An update to California Attorney General (AG) FAQs on the California Consumer Privacy Act of 2018 (CCPA) has garnered a substantial amount of interest. Under a new FAQ—What is the GPC?—the AG explains that the Global Privacy Control (GPC) is a “stop selling my data switch” that is available on some internet browsers or as a browser extension to help consumers broadly signal their request to opt out of the “sale” of their personal information. It is the last sentence of the FAQ, however, that has readers paying close attention: “Under law, [the GPC] must be honored by covered businesses as a valid consumer request to stop the sale of personal information.”
This statement from the AG does not come as a complete surprise. Under the AG’s regulations, covered businesses have to provide consumers with two or more designated methods for submitting opt-out of sale requests. One method must be via an interactive webform, but businesses are permitted to choose from among a variety of second opt-out methods, including a toll-free phone number, a designated email address, a form submitted in person or through the mail, or user-enabled global privacy controls.
No matter which second opt-out method a business chooses to provide, however, if that business collects personal information from consumers online, then under the CCPA Regulations it must “treat user-enabled global privacy controls, such as a browser plug-in or privacy setting, device setting, or other mechanism, that communicate or signal the consumer’s choice to opt-out of the sale of their personal information as a valid request . . . for that browser or device, or, if known, for the consumer.” The AG has clarified in its FAQs that the Global Privacy Control (the “GPC”) qualifies as such a mechanism that businesses must treat as a valid opt-out of sale request.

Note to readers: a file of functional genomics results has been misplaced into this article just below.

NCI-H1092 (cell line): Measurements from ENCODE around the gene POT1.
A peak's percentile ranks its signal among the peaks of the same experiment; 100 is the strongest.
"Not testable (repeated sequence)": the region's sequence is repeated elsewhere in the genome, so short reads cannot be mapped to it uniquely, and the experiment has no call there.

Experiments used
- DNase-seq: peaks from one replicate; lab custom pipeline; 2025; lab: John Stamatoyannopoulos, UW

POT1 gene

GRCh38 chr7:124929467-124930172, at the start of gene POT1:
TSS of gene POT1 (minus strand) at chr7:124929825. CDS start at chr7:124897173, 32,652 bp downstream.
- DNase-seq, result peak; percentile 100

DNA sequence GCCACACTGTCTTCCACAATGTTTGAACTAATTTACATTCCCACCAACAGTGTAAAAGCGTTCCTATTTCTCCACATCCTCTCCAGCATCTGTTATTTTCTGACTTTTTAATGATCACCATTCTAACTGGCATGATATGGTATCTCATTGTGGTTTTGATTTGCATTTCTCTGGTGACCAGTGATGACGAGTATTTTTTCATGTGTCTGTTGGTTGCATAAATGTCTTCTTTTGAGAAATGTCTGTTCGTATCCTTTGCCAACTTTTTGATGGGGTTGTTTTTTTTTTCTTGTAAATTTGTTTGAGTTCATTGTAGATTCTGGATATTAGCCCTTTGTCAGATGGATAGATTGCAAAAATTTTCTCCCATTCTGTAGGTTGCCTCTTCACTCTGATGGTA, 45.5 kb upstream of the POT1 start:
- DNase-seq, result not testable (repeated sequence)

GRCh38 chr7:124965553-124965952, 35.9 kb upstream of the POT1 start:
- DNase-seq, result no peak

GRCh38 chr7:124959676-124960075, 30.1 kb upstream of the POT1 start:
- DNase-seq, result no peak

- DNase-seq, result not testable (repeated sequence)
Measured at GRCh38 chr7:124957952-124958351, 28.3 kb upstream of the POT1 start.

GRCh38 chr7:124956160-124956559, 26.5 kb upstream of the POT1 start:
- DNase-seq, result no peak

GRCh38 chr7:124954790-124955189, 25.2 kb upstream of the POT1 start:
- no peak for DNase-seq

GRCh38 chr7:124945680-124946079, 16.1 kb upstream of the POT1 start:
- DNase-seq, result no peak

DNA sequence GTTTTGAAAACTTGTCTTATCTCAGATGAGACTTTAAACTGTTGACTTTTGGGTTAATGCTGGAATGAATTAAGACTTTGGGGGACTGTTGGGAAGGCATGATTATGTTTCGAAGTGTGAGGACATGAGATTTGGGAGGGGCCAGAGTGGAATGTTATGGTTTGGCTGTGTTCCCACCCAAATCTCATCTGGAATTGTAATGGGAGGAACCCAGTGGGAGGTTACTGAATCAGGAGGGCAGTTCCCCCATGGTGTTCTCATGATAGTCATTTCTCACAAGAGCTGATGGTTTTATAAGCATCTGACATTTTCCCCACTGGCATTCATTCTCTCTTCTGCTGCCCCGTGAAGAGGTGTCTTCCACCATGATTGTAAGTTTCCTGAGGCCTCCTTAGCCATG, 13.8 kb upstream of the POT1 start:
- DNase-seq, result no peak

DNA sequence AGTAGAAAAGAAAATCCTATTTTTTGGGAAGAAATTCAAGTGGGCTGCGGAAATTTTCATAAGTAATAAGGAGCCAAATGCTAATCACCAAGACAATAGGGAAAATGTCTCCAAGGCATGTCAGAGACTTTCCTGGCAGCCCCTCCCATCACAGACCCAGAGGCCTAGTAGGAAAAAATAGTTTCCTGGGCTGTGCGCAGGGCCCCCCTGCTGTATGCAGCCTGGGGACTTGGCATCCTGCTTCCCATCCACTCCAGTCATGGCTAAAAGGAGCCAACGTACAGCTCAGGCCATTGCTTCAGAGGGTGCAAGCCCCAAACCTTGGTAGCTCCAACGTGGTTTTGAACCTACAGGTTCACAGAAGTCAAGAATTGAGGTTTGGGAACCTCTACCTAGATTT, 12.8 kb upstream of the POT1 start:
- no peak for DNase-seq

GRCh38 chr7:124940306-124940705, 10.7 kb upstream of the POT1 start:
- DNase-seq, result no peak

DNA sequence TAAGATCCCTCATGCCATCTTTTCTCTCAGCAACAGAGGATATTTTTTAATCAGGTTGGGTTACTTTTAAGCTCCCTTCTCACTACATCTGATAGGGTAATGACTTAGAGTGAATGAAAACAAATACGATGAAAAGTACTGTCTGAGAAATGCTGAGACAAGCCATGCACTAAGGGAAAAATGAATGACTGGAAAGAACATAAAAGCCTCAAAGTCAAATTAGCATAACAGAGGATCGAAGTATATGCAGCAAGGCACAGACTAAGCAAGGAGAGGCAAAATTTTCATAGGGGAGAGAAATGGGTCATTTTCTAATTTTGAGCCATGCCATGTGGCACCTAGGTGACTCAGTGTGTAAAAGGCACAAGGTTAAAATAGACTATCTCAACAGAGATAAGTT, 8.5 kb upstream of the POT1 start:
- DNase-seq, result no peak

As the AG notes, the GPC is available on some internet browsers, like Mozilla Firefox, DuckDuckGo, and Brave, or as a browser extension. The AG describes the GPC as a way to provide consumers with an option to signal a comprehensive opt-out request, “as opposed to having to make requests on multiple websites on different browsers or devices.” On the operational side, businesses will need to implement the GPC spec on their websites and other services so that they can detect the GPC and respond by opting out the browser or device.
The AG’s updated FAQs reflect a growing trend towards providing individuals not only with greater and more comprehensive control over their personal information but also with “ease” of control. This trend is amplified both by public demand and by the advent of privacy laws beyond California’s, such as the newly passed Colorado Privacy Act, which will also require covered entities to respond to a user‑selected universal mechanism to opt out of the sale of personal information, as well as to opt out of targeted advertising.